(3) Nonrepairable valves. (i) Nonrepairable valves shall be included in the calculation of percent leaking valves the first time the valve is identified as leaking and nonrepairable and as required to comply with paragraph (c)(3)(ii) of this section. Otherwise, a number of nonrepairable valves (identified and included in the percent leaking valves calculation in a previous period) up to a maximum of 1 percent of the total number of valves in regulated material service at a process unit or affected facility may be excluded from calculation of percent leaking valves for subsequent monitoring periods.

(ii) If the number of nonrepairable valves exceeds 1 percent of the total number of valves in regulated material service at a process unit or affected facility, the number of nonrepairable valves exceeding 1 percent of the total number of valves in regulated material service shall be included in the calculation of percent leaking valves.

(d) Leak repair. (1) If a leak is determined pursuant to paragraph (b), (e)(1), or (e)(2) of this section, then the leak shall be repaired using the procedures in §63.1024, as applicable.

(2) After a leak has been repaired, the valve shall be monitored at least once within the first 3 months after its repair. The monitoring required by this paragraph is in addition to the monitoring required to satisfy the definition of repaired and first attempt at repair.

(i) The monitoring shall be conducted as specified in §63.1023(b) and (c) of this section, as appropriate, to determine whether the valve has resumed leaking.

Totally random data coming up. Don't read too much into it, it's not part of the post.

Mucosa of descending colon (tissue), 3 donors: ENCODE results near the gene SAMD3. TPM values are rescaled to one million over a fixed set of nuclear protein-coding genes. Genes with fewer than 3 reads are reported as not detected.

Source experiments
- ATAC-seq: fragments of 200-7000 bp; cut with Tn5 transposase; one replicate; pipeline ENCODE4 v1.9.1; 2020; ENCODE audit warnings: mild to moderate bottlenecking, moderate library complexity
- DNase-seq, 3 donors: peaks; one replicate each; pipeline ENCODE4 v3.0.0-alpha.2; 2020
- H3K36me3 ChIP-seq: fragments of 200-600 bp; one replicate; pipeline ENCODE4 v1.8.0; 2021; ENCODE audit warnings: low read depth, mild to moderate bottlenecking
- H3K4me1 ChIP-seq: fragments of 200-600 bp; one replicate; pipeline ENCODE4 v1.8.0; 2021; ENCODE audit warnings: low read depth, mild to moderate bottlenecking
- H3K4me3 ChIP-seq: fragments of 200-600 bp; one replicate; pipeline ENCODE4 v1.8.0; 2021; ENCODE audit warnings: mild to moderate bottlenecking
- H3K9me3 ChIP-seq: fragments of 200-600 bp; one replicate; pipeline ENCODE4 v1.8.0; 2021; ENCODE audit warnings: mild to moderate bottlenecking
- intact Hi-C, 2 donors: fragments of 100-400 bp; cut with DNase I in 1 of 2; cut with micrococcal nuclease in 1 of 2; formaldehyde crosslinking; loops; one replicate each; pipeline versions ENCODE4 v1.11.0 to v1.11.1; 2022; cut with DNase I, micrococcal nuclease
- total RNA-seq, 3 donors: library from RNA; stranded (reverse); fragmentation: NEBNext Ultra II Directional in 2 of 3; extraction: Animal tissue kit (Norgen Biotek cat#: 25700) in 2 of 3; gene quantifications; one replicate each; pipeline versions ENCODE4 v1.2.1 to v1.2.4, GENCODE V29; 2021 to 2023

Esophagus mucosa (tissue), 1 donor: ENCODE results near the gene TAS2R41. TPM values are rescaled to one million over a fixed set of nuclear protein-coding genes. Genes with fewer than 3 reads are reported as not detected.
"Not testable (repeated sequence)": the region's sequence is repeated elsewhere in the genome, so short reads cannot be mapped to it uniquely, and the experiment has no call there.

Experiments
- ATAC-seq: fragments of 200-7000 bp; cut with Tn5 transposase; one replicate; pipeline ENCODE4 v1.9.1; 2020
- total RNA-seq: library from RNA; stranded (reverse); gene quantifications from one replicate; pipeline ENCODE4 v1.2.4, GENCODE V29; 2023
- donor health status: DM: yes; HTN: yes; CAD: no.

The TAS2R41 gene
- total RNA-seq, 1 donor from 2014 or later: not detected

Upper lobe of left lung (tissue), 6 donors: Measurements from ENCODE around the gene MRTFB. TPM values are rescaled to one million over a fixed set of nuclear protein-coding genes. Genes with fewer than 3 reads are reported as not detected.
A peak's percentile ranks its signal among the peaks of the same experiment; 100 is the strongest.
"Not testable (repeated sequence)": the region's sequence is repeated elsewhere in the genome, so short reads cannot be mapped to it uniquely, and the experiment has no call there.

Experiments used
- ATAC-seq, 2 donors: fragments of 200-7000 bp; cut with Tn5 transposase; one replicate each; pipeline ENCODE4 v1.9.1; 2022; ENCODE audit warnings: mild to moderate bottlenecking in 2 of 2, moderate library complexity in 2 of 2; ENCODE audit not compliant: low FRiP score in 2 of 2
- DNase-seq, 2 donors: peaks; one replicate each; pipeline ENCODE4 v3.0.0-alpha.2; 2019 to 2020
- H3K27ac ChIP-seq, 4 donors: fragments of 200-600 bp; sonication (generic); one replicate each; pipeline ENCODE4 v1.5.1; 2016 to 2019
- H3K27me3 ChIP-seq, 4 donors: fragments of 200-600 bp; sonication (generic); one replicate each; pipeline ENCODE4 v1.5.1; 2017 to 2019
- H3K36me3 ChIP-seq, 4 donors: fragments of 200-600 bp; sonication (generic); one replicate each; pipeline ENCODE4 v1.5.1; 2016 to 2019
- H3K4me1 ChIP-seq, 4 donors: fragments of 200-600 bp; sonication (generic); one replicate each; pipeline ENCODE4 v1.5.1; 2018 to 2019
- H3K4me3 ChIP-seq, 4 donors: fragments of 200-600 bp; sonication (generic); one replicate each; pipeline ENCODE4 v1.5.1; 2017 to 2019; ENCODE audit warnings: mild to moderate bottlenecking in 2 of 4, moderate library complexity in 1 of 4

(ii) Periodic monitoring required by paragraph (b) of this section may be used to satisfy the requirements of this paragraph, if the timing of the monitoring period coincides with the time specified in this paragraph. Alternatively, other monitoring may be performed to satisfy the requirements of this paragraph, regardless of whether the timing of the monitoring period for periodic monitoring coincides with the time specified in this paragraph.

(iii) If a leak is detected by monitoring that is conducted pursuant to paragraph (d)(2) of this section, the owner or operator shall follow the provisions of paragraphs (d)(2)(iii)(A) and (d)(2)(iii)(B) of this section, to determine whether that valve must be counted as a leaking valve for purposes of paragraph (c)(1)(ii) of this section.

(A) If the owner or operator elected to use periodic monitoring required by paragraph (b) of this section to satisfy the requirements of paragraph (d)(2) of this section, then the valve shall be counted as a leaking valve.